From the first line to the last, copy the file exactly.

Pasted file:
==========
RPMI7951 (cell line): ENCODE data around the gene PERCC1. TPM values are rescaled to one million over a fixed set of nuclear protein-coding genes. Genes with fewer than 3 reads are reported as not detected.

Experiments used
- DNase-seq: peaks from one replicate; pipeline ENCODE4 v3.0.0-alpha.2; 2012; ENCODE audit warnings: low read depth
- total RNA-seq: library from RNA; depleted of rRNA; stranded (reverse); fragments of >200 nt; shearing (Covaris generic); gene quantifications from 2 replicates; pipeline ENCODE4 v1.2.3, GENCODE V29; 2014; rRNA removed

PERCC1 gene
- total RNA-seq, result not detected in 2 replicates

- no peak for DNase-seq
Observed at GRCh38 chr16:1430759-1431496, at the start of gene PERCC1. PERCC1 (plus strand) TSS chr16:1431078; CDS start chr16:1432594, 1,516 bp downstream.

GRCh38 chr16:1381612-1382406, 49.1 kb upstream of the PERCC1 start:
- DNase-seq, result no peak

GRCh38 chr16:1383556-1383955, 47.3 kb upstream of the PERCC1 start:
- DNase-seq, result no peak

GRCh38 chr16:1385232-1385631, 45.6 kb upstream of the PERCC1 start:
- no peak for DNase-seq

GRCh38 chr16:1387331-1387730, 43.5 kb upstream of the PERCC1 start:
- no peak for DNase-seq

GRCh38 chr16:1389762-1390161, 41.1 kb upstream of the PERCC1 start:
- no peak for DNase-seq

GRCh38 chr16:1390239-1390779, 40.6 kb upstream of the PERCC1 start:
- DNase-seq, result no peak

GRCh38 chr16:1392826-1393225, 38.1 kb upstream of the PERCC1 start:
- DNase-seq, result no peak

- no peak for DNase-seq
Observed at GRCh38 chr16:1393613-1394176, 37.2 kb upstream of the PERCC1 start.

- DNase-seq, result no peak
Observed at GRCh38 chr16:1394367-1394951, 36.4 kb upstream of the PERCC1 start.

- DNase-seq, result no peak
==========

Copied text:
RPMI7951 (cell line): ENCODE data around the gene PERCC1. TPM values are rescaled to one million over a fixed set of nuclear protein-coding genes. Genes with fewer than 3 reads are reported as not detected.

Experiments used
- DNase-seq: peaks from one replicate; pipeline ENCODE4 v3.0.0-alpha.2; 2012; ENCODE audit warnings: low read depth
- total RNA-seq: library from RNA; depleted of rRNA; stranded (reverse); fragments of >200 nt; shearing (Covaris generic); gene quantifications from 2 replicates; pipeline ENCODE4 v1.2.3, GENCODE V29; 2014; rRNA removed

PERCC1 gene
- total RNA-seq, result not detected in 2 replicates

- no peak for DNase-seq
Observed at GRCh38 chr16:1430759-1431496, at the start of gene PERCC1. PERCC1 (plus strand) TSS chr16:1431078; CDS start chr16:1432594, 1,516 bp downstream.

GRCh38 chr16:1381612-1382406, 49.1 kb upstream of the PERCC1 start:
- DNase-seq, result no peak

GRCh38 chr16:1383556-1383955, 47.3 kb upstream of the PERCC1 start:
- DNase-seq, result no peak

GRCh38 chr16:1385232-1385631, 45.6 kb upstream of the PERCC1 start:
- no peak for DNase-seq

GRCh38 chr16:1387331-1387730, 43.5 kb upstream of the PERCC1 start:
- no peak for DNase-seq

GRCh38 chr16:1389762-1390161, 41.1 kb upstream of the PERCC1 start:
- no peak for DNase-seq

GRCh38 chr16:1390239-1390779, 40.6 kb upstream of the PERCC1 start:
- DNase-seq, result no peak

GRCh38 chr16:1392826-1393225, 38.1 kb upstream of the PERCC1 start:
- DNase-seq, result no peak

- no peak for DNase-seq
Observed at GRCh38 chr16:1393613-1394176, 37.2 kb upstream of the PERCC1 start.

- DNase-seq, result no peak
Observed at GRCh38 chr16:1394367-1394951, 36.4 kb upstream of the PERCC1 start.

- DNase-seq, result no peak